Wherever writer-director Anne Fontaine’s romantic drama The Girl From Monaco is headed, it’s in no hurry to arrive, and viewers’ patience with the movie will likely be tied to how much they’re enjoying the company and the scenery. Fabrice Luchini stars as a Parisian attorney (and unlikely lady-killer) working a mob-related case in Monaco. While there, he gets involved with gum-popping, happy-go-lucky sexpot TV weathergirl Louise Bourgoin, who either loves him madly or is working in an undercover capacity to undermine his professional resolve. The latter’s the primary concern of Luchini’s bodyguard Roschdy Zem, who does everything he can to minimize the distraction of Bourgoin—including sleeping with her himself.


The Girl From Monaco isn’t slow-paced. It’s slick and audience-friendly, even opening with a montage of romantic resort spots set to Nat King Cole’s recording of “L-O-V-E.” (Apparently that song’s not yet a cliché in France.) But as Luchini bumbles from one not-quite-comic-enough situation to another—from trying to get his horny married mistress to leave him alone to getting sickly drunk when he finds out that Bourgoin’s sexual favors are widely distributed—the movie feels so increasingly inconsequential that viewers may wonder if there’s something more sinister lurking under the sunny surface.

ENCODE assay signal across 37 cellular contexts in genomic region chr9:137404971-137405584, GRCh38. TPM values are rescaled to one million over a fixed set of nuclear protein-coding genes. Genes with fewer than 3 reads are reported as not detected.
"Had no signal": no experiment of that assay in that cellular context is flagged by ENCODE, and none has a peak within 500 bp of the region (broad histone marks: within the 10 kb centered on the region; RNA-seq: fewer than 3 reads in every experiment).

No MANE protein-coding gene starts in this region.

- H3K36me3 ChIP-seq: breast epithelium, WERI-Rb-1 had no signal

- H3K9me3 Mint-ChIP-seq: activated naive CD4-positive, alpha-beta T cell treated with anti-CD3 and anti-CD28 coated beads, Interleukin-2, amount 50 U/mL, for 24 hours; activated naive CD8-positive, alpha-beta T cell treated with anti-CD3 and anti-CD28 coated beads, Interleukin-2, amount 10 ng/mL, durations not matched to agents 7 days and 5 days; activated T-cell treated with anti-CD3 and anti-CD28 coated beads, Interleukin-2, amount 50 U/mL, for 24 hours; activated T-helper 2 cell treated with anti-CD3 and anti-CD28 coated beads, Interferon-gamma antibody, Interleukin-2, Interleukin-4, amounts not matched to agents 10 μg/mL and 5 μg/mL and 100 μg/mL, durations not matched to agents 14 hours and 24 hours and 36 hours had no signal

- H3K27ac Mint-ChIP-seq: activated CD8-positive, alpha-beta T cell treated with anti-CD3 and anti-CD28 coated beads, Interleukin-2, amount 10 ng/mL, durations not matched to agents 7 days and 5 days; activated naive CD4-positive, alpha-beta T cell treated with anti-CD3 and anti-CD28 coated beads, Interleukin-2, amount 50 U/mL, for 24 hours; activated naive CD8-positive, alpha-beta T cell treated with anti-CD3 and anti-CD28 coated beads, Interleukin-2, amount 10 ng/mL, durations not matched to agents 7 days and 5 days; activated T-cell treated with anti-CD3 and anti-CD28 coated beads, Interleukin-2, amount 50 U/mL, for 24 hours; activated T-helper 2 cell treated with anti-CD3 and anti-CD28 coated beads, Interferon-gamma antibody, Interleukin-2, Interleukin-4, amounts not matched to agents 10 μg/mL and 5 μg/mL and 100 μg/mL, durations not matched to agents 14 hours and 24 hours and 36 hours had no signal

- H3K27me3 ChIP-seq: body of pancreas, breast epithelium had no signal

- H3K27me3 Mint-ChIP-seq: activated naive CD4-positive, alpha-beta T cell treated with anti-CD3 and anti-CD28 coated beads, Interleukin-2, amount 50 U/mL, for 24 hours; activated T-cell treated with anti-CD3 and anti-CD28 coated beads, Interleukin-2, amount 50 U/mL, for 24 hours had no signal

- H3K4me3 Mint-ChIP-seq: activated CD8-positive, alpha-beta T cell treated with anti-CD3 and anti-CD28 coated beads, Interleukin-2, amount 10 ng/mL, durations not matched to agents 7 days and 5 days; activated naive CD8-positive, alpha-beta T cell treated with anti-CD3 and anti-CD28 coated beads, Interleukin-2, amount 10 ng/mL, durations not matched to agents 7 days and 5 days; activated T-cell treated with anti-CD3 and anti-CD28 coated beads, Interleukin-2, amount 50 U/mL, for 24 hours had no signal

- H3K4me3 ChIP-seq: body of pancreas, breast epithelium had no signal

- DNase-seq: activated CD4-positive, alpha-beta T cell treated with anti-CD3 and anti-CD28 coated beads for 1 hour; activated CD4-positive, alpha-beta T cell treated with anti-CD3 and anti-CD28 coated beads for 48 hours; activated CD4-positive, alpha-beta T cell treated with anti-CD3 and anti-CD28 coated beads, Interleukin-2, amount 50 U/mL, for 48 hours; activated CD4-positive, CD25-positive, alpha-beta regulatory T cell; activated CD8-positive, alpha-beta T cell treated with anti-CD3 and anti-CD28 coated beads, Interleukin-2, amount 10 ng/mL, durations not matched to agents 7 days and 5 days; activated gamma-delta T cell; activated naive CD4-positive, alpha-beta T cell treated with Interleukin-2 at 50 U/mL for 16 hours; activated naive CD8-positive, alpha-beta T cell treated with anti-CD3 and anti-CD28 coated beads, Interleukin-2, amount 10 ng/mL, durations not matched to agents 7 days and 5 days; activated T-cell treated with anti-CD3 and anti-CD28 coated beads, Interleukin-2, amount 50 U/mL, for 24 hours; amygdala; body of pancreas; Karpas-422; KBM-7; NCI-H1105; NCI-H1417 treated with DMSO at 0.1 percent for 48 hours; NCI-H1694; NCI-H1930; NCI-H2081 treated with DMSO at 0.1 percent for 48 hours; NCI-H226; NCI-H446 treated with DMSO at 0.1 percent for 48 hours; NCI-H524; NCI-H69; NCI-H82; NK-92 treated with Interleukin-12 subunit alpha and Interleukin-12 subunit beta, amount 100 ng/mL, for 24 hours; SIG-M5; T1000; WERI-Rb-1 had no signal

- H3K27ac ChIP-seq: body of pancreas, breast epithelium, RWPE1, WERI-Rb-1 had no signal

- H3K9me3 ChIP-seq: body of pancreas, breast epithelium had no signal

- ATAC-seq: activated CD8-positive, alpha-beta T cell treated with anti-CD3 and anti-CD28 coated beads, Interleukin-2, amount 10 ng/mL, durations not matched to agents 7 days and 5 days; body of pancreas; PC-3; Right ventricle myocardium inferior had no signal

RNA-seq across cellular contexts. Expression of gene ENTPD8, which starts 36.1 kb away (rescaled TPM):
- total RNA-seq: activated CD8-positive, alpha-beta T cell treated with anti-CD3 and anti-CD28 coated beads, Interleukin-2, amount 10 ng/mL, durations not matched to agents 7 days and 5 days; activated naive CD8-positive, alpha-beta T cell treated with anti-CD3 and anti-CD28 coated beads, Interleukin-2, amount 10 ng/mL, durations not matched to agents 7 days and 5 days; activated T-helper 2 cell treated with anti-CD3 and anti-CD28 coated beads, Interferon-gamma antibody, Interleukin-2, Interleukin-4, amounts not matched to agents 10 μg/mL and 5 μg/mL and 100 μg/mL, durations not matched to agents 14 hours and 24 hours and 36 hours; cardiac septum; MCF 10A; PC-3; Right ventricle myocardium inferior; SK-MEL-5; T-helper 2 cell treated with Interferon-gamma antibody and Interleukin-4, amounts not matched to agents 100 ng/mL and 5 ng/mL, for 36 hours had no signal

In fact there is a rather grim third-act plot-twist to The Girl From Monaco, though it resolves quickly and leaves behind still more questions. Is Fontaine just riffing on movies set in sunny, ritzy climes—from frothy comedies to Hitchcock—or is she making a character sketch that relies on our preconceptions about learned lawyers and club-hopping ditzes? Either way, there’s just not enough here to latch onto. More than anything, The Girl From Monaco feels like an excuse to put Bourgoin in a skimpy white sundress then send her off in the pouring rain, riding off on a motor scooter. Fontaine puts a string of similarly striking images in succession, but they don’t really coalesce into a movie.